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Why Boesky Insider Trading Case Rocked Wall St.

December 01, 1986|MICHAEL A. HILTZIK | Times Staff Writer

NEW YORK On Nov. 14 , the Securities and Exchange Commission stunned Wall Street by announcing that it had charged stock speculator Ivan F. Boesky with having illegally traded on inside information for more than a year, starting in February, 1985.

Boesky agreed to pay a penalty of $100 million, encompassing $50 million in allegedly illegal profits and a $50 million fine. He was also permanently barred from the U.S. securities industry except as a private investor and he will plead guilty to a federal felony charge carrying a sentence of up to five years in prison. He did not specifically admit or deny guilt.

As the story has unfolded, many questions have arisen over the nature of Boesky's business, his offense, its impact on the stock market and the SEC's pursuit.

Here is a summary of these questions and the best answers available.

Question: Who is Ivan Boesky?

Answer: For more than 10 years, Ivan F. Boesky has been Wall Street's leading speculator in takeover stocks, a trade he practiced so heavily and with such a large following that his trading itself became a major factor in the takeover market, often affecting the outcome of merger transactions.

Q: What was he charged with?

A: From February, 1985, to April, 1986, the Securities and Exchange Commission charged, Boesky accepted illegal inside tips on impending mergers from Dennis B. Levine, who at the time was a mergers and acquisitions specialist for the investment firm of Drexel Burnham Lambert. In addition to tipping Boesky to Drexel deals, the SEC said, Levine also passed on tips he received from his own contacts at Goldman, Sachs and other firms. Boesky used Levine's information to buy or hold at least seven stocks that were subject to takeovers or were undertaking takeover defenses.

Q: What is insider trading?

A: By the SEC's own definition, insider trading is using "material non-public information" to trade a security, whether it is a stock, bond, or stock option. This category of information could include a corporation's yet-unpublished earnings reports or confidential merger plans. In one celebrated case, the SEC managed to extend the definition to include advance information of the contents of the Wall Street Journal's influential "Heard on the Street" column, a digest of market opinion and gossip.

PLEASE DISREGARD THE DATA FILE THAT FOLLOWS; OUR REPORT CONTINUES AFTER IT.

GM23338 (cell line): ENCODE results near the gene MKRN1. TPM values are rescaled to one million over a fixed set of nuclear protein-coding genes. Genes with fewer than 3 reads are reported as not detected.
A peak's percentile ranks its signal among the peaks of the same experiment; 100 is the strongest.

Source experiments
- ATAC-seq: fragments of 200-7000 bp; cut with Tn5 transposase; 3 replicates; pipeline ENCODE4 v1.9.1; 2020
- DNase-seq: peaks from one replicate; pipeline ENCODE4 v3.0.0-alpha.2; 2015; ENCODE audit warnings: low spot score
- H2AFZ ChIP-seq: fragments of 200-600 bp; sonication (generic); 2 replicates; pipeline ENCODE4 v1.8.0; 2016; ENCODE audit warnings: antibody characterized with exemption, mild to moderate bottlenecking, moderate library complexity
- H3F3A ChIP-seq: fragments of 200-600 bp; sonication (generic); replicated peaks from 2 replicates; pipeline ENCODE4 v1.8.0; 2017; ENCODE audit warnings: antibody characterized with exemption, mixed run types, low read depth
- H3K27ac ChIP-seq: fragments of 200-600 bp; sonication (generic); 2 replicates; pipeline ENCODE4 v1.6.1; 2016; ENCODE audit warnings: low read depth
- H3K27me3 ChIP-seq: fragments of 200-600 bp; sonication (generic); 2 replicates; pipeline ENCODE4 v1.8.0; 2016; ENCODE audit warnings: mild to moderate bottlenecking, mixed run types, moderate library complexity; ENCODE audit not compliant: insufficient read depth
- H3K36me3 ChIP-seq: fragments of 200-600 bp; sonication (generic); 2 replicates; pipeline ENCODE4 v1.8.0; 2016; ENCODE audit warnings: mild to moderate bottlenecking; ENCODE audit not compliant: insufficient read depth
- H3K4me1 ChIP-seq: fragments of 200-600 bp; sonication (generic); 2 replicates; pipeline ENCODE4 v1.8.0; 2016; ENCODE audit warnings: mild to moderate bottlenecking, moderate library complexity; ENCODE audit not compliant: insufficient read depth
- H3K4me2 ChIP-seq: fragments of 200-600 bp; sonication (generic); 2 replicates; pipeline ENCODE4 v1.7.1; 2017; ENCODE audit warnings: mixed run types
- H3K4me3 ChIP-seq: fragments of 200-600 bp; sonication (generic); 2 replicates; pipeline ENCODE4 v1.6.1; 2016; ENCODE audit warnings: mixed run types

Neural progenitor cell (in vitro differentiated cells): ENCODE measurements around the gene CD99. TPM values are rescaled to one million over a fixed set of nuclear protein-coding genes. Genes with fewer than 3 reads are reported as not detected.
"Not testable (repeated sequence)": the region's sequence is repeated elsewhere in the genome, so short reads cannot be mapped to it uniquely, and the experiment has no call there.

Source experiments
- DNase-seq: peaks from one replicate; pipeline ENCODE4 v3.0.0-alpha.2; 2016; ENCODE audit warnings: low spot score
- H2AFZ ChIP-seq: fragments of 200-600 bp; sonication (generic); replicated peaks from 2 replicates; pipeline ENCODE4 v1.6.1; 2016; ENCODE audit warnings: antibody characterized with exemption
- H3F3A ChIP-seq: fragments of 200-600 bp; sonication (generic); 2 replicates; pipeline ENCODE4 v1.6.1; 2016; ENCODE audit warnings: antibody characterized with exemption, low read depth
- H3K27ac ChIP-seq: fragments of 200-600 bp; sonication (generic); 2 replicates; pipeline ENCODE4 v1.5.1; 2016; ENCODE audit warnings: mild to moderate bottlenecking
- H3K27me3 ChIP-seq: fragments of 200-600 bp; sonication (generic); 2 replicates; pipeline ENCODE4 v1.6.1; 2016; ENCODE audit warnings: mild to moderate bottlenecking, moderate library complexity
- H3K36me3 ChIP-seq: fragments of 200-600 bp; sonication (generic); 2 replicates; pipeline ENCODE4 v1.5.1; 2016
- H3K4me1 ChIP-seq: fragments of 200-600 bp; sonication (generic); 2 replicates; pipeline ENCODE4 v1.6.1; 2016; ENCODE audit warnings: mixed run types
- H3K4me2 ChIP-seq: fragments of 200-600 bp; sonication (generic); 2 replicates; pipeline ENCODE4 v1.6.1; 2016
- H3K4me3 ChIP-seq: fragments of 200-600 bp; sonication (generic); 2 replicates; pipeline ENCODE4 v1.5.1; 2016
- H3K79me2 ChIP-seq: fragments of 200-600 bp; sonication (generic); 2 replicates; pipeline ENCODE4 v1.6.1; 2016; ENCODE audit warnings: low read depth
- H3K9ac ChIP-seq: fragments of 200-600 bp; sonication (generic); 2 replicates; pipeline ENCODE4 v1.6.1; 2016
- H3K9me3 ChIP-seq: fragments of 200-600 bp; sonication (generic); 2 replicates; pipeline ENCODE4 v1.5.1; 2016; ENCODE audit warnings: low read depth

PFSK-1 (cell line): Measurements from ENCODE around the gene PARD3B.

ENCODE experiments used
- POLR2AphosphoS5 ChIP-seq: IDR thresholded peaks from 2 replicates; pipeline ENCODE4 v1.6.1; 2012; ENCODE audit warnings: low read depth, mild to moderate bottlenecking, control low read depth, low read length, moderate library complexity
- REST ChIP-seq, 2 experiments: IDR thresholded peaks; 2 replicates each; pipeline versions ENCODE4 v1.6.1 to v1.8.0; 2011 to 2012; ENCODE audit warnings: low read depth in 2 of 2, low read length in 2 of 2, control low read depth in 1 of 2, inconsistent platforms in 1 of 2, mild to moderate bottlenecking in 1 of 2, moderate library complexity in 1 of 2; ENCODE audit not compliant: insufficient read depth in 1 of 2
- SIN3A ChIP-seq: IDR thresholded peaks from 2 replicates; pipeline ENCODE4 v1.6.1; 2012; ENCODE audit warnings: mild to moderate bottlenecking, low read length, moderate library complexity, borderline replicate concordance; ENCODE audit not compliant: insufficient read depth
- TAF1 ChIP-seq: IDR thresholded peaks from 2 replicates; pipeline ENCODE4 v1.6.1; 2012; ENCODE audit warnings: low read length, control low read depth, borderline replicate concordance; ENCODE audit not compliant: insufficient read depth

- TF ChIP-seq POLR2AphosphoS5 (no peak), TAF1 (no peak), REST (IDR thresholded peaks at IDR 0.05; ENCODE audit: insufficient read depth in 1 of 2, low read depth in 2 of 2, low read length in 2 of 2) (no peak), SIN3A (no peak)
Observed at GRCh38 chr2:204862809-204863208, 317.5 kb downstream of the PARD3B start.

Those who have been successfully prosecuted as illegal inside traders include corporate executives and directors, lawyers, investment bankers, a reporter for the Wall Street Journal, and a professional printer who cracked the code used for early printings of corporate takeover documents.

Civil penalties for violations of the rules include return of the illegal profits, or "disgorgement," and a fine of up to three times those profits.

Q: Why is this case so important?

A: Beyond being the biggest insider trading case of all time in terms of disgorgement and fine, the Boesky case exposes what appears to be a network of Wall Street professionals trading information with one another at close to the highest levels of the takeover field. It is conceivable that some takeover bids were even inspired by the prospect that participants could turn an illegal side profit.

Q: Who else is involved?

A: No one has yet been charged in the case other than Boesky, Levine and some of Levine's associates. SEC and Justice Department subpoenas have been issued to several other market professionals, however. These include Carl C. Icahn, the corporate raider, and Boyd L. Jefferies, a Los Angeles stockbroker whose business was assembling and trading huge blocks of stock for professional investors who often included Boesky and assorted takeover raiders.

Q: What is the role of Drexel Burnham Lambert?

A: Considerable attention has focused on this aggressive Wall Street investment firm, which employed Levine, helped finance Boesky and played an indispensable role in many of the largest mergers of the last few years. Drexel's renowned "junk" bond unit, headquartered in Beverly Hills, provided financing for many top takeover entrepreneurs by assembling syndicates of investors willing to put up billions of dollars to back hostile takeovers.

Among Drexel executives who have been served with subpoenas in this case are Michael Milken, the creator of the modern junk bond market, and Martin A. Siegel, a former Kidder, Peabody takeover specialist who recently joined Drexel. Sources have told The Times that as many as five Drexel executives are currently seeking legal representation in the case.

Q: How much did Boesky make illegally?

A: The SEC in its formal complaint said Boesky made at least $50 million in illegal profits in slightly more than a year on tips he got from Levine alone. Estimates of his total illegal profits attributable to Levine run as high as $200 million, but the SEC says much of that would include money Boesky earned legitimately in stocks he also traded illegally.

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